Generally, the considered expanded uncertainty is a round approximation of the calculated uncertainty. For example, the considered expanded uncertainty for the 100 mV-μPot at 40 Hz becomes 30 ppm. Table 3 shows the ac-dc differences (δ) and the expanded uncertainties (U_{exp}) of all the calibrated μPots from 200 mV to 2 mV at the specified frequencies 40 Hz, 1 kHz, 10 kHz and 20 kHz.

Figure 5. Circuit set-up for DMM calibration at 100 mV by the calibrated 200 mV-μPot.

Table 2. Uncertainty budget for 100 mV μPot at 40 Hz.

Table 3. δ and expanded uncertainties of all μPot at different frequencies.

It is found that the ac-dc differences of the 200 mV to 2 mV µPots are from 3.1 ppm to 150 ppm at the different frequencies from 40 Hz up to 20 kHz. µPots can be used to generate ac voltage signals in millivolt ranges with ac-dc differences ranging from 20 ppm to 1000 ppm [3]. Thus, it is shown that ac-dc differences of our µPots are acceptable where their values are much smaller than the higher limit of the admitted ac-dc differences.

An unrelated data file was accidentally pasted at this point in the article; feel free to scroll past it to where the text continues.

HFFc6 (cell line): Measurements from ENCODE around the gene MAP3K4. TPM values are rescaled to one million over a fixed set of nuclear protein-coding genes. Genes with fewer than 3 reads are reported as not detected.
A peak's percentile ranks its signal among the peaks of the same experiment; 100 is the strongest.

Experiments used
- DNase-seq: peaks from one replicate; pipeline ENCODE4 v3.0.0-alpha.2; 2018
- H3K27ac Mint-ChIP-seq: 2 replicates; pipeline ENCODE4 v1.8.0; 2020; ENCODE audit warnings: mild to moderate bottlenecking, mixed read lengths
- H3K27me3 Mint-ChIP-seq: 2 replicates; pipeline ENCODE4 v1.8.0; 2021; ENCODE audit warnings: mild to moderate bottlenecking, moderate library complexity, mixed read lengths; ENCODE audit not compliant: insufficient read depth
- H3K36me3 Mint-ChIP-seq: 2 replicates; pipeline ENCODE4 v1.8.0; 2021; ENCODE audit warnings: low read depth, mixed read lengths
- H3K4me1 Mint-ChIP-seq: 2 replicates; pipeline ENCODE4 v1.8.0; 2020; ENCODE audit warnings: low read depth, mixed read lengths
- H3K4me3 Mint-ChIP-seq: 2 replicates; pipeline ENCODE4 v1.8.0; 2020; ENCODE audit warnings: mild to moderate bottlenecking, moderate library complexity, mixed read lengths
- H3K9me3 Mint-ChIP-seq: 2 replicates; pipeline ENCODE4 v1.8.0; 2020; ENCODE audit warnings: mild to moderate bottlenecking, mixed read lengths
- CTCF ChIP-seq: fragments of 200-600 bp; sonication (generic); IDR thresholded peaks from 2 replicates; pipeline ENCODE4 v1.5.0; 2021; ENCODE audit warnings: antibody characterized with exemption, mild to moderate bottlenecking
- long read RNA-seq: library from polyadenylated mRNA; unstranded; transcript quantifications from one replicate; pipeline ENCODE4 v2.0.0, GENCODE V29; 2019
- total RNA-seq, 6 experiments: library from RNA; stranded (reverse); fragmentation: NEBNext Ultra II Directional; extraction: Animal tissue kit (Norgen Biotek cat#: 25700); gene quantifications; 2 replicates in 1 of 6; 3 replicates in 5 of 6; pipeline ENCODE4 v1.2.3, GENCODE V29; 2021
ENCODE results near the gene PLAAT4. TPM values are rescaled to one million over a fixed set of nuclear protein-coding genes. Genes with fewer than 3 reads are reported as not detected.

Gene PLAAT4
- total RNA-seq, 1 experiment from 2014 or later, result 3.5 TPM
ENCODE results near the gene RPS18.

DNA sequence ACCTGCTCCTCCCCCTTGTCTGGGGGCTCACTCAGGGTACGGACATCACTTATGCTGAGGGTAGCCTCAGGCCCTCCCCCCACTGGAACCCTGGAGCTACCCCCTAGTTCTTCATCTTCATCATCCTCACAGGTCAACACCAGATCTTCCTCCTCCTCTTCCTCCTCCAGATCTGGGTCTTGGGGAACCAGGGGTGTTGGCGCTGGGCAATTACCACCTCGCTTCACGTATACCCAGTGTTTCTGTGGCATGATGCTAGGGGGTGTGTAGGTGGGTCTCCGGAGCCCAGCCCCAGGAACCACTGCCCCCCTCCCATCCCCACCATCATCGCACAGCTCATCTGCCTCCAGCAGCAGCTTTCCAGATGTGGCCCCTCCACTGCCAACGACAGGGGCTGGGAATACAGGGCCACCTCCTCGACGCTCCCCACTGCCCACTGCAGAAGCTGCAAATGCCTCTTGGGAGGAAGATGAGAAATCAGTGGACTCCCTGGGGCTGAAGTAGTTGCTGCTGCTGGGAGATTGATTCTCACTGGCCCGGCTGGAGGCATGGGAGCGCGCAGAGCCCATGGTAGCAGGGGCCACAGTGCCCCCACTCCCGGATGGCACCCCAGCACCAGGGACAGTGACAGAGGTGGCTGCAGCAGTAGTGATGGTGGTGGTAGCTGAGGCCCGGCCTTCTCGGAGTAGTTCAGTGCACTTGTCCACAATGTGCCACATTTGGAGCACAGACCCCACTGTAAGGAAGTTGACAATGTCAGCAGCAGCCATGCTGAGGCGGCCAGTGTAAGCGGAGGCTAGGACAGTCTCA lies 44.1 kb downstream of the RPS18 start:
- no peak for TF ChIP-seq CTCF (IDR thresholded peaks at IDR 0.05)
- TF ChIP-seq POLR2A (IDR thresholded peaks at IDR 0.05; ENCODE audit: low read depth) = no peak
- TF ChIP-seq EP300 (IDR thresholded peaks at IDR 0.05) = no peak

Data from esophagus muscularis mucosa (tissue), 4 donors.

6. Conclusion

The established single junction thermal converter µPots set provides a reference standard ac voltage source in the millivolt region. It offers stable output ac voltage ranges from 2 mV up to 200 mV at frequencies range from 40 Hz to 20 kHz. To achieve low ac voltage traceability at NIS, an automated DMM method has been performed for the scaling of ac voltage from 200 mV to 2 mV by means of a step-down procedure. The LabVIEW program which is constructed to automatically calibrate the µPots significantly improves the measurement process as well as it allows statistical proceeding of the results in rather short time. The ac-dc differences for the µPots at different frequencies from 40 Hz to 20 kHz are determined. It is clearly shown that the ac-dc differences of the µPots are within reasonable and acceptable ranges. The expanded uncertainty of the calibrated µPots is also evaluated with 95 % confidence level at these frequencies.

7. Acknowledgements

The authors thank Dr. Umberto Pogliano for his guidance and advices.